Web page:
Thursday, February 9, 2012

I'm shocked... SHOCKED!

Well... not exactly today, but maybe someday.  Mindy and I visited Dr. Flitman, my AZ doctor, yesterday to seek a remedy for some recurring headaches and insomnia I've been experiencing lately...  he prescribed a couple of more medications...   but after nearly six months since my diagnosis, he seems optimistic that, because I am afflicted with the least aggressive of the three genes that cause Alzheimer's, I might actually have as many as five years before I progress into the next stage of the disease.   We also agreed to be screened for a new Alzheimer's study... but I have to take some sort of lucidity test to get in...  and the ironic part is, if I am still too smart, I fail... and won't be admitted to the study...  go figure...    stay tuned...

Meanwhile, there have been some interesting articles and developments recently related to the disease.  Please click on the titles for direct links to each expanded article...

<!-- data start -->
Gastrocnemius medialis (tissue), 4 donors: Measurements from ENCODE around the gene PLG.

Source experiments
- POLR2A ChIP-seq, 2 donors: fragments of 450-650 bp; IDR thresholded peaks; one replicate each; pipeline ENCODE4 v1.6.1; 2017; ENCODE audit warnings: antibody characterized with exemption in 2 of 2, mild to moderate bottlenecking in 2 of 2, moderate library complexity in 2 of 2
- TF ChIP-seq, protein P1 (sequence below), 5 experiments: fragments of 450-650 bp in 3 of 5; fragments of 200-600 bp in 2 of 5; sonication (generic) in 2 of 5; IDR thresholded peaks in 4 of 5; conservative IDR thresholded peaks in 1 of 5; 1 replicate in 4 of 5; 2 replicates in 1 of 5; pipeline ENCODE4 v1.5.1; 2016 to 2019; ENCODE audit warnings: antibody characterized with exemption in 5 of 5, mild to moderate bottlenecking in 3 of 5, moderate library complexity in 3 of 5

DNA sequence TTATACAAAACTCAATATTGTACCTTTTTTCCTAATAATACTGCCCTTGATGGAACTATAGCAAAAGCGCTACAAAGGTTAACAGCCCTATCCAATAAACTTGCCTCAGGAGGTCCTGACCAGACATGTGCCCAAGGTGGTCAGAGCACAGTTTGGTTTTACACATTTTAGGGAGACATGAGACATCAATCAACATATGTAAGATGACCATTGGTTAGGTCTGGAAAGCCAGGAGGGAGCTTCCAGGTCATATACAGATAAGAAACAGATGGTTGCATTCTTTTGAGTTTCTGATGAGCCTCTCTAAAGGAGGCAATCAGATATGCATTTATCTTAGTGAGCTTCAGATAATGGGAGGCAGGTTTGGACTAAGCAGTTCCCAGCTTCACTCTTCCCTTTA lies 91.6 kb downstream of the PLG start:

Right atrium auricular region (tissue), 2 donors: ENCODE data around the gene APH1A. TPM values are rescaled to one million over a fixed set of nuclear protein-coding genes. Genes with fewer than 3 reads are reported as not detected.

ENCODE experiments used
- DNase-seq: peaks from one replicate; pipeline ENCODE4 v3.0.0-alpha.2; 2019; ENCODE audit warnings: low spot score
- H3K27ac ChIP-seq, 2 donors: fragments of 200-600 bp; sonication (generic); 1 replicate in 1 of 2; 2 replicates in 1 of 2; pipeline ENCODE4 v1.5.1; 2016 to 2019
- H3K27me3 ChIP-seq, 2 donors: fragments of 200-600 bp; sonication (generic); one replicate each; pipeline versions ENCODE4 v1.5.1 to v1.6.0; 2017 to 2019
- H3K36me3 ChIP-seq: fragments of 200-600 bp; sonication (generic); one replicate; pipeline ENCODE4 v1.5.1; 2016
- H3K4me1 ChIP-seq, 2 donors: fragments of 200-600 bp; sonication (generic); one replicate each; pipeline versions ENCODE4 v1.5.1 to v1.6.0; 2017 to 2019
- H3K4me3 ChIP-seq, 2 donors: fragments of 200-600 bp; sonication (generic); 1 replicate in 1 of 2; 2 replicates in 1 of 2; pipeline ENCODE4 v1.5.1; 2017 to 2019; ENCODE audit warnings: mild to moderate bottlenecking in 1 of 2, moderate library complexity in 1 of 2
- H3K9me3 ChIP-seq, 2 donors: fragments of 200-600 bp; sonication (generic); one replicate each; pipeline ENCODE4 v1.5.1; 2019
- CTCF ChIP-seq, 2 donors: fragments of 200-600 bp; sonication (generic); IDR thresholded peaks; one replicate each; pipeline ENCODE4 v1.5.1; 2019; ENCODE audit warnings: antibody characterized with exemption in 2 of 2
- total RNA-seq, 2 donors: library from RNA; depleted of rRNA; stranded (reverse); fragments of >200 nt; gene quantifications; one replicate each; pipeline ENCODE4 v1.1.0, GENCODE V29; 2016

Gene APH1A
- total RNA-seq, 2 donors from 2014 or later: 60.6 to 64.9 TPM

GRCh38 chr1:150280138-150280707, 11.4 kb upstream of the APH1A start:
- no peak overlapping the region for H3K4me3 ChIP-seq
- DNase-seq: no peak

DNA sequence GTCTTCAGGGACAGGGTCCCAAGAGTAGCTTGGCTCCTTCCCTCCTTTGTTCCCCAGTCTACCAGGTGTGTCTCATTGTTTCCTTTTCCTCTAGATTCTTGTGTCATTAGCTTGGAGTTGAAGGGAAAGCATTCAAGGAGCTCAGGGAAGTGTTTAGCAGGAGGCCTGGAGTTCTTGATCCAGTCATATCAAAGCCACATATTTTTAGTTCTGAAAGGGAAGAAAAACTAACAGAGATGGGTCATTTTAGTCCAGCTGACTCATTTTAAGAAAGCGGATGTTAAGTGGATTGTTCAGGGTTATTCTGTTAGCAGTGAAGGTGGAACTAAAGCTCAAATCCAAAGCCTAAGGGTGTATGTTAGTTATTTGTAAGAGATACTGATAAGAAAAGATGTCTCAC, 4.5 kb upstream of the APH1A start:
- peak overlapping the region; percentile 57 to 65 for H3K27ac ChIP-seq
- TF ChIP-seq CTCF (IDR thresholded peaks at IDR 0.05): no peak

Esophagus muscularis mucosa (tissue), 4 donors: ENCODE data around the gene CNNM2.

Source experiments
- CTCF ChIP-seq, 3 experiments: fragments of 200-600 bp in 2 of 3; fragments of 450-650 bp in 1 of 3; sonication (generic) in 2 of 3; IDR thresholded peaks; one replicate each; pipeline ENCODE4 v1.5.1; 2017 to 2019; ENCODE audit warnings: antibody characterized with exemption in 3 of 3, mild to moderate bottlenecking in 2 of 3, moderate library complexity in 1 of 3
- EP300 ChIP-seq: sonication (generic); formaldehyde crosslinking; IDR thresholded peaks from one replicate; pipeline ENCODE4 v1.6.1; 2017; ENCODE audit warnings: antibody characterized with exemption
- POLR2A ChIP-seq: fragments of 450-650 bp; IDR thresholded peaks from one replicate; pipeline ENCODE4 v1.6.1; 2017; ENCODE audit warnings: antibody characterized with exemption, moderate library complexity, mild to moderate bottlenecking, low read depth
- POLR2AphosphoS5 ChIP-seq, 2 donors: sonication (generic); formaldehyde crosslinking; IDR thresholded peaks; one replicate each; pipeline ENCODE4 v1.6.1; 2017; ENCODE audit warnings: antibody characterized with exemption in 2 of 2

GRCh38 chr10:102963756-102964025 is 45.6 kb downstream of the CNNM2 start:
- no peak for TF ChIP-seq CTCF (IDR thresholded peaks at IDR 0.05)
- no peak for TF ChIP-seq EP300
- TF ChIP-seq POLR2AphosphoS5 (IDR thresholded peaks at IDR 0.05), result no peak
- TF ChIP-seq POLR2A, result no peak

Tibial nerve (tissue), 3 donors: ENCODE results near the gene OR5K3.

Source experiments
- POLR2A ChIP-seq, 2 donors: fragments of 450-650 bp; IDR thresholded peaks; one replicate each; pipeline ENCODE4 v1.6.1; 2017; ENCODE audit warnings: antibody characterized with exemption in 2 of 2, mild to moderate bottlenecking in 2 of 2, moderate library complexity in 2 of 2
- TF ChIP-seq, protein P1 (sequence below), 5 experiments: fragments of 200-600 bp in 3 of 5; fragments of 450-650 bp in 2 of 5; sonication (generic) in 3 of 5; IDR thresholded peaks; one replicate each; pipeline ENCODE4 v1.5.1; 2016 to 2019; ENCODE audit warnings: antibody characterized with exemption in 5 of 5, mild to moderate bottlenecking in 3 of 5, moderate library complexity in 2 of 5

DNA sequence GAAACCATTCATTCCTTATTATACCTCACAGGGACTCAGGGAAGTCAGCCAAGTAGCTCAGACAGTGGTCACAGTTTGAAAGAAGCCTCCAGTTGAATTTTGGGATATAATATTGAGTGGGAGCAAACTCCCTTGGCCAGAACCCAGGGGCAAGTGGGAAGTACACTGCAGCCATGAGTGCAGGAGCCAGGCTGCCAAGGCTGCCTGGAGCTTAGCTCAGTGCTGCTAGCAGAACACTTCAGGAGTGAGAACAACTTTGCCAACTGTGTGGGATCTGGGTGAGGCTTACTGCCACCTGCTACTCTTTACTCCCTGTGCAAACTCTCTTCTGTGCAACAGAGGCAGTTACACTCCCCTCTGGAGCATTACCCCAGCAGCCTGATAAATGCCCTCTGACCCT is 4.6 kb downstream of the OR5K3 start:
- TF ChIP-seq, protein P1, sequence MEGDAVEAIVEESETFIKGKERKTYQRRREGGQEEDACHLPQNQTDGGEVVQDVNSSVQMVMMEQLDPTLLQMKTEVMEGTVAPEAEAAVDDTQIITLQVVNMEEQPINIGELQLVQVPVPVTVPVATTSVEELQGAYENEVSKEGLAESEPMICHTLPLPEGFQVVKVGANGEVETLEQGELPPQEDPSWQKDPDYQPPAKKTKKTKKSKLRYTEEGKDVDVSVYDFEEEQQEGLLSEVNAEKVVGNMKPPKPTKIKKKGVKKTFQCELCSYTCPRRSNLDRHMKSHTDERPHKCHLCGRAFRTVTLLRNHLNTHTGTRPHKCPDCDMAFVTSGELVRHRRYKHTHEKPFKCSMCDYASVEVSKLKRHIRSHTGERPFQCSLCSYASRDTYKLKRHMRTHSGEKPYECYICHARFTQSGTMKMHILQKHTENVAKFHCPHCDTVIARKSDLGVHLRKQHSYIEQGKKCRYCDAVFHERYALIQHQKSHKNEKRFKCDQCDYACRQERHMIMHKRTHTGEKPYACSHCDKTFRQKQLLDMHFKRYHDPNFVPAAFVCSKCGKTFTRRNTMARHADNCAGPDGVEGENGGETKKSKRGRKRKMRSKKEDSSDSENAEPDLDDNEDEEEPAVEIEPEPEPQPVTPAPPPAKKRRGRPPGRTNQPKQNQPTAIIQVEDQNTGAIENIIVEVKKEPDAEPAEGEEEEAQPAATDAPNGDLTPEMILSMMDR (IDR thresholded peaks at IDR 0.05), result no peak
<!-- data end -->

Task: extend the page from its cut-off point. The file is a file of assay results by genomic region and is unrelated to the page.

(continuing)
- Obama Administration Increases Funding for Alzheimer's Research & Caregiver Support
The Obama Administration announced yesterday a $130 million increase over two years in the funding for Alzheimer’s Disease research, as well as $26 million of additional funding for support of caregivers and other programs toward the prevention and treatment of Alzheimer’s.
... two independent, new studies suggest that Alzheimer's spreads from cell to cell rather than independently forming randomly  throughout the brain.   DUH!   ...while this seems rather obvious to the lay person, it is only now being scientifically proven.   This is because that serious research about Alzhiemer's has only been underway since the 1980s.   Considering that Alzhiemer's affects 5.4 million Americans and will approach epidemic levels as the population ages, you'd think we'd take it more seriously.  The disease manifests itself in another American every 69 seconds....
An electrical brain-stimulation technique used to treat Parkinson's disease and chronic pain appears to enhance human memory as well, according to a tiny but intriguing new study that bolsters hope for one day developing a nondrug treatment for memory problems, including ailments like Alzheimer's disease.

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